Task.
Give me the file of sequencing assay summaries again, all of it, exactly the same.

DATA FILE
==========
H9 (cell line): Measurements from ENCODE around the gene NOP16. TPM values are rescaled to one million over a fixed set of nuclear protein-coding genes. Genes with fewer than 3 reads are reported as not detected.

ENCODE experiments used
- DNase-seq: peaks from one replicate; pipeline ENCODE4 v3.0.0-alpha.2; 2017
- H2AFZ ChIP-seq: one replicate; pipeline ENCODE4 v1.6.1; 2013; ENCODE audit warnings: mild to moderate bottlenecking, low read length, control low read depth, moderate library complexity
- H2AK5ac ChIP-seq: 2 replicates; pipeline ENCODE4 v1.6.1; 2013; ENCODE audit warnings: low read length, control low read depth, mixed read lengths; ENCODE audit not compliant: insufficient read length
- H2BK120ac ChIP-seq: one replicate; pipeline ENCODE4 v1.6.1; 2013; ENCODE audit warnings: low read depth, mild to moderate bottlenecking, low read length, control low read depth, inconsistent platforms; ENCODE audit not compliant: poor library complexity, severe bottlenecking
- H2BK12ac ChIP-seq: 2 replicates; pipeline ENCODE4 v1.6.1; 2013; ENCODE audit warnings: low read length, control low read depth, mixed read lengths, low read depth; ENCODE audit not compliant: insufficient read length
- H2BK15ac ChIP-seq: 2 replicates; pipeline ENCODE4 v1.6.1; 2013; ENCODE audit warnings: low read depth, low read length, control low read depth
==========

H9 (cell line): Measurements from ENCODE around the gene NOP16. TPM values are rescaled to one million over a fixed set of nuclear protein-coding genes. Genes with fewer than 3 reads are reported as not detected.

ENCODE experiments used
- DNase-seq: peaks from one replicate; pipeline ENCODE4 v3.0.0-alpha.2; 2017
- H2AFZ ChIP-seq: one replicate; pipeline ENCODE4 v1.6.1; 2013; ENCODE audit warnings: mild to moderate bottlenecking, low read length, control low read depth, moderate library complexity
- H2AK5ac ChIP-seq: 2 replicates; pipeline ENCODE4 v1.6.1; 2013; ENCODE audit warnings: low read length, control low read depth, mixed read lengths; ENCODE audit not compliant: insufficient read length
- H2BK120ac ChIP-seq: one replicate; pipeline ENCODE4 v1.6.1; 2013; ENCODE audit warnings: low read depth, mild to moderate bottlenecking, low read length, control low read depth, inconsistent platforms; ENCODE audit not compliant: poor library complexity, severe bottlenecking
- H2BK12ac ChIP-seq: 2 replicates; pipeline ENCODE4 v1.6.1; 2013; ENCODE audit warnings: low read length, control low read depth, mixed read lengths, low read depth; ENCODE audit not compliant: insufficient read length
- H2BK15ac ChIP-seq: 2 replicates; pipeline ENCODE4 v1.6.1; 2013; ENCODE audit warnings: low read depth, low read length, control low read depth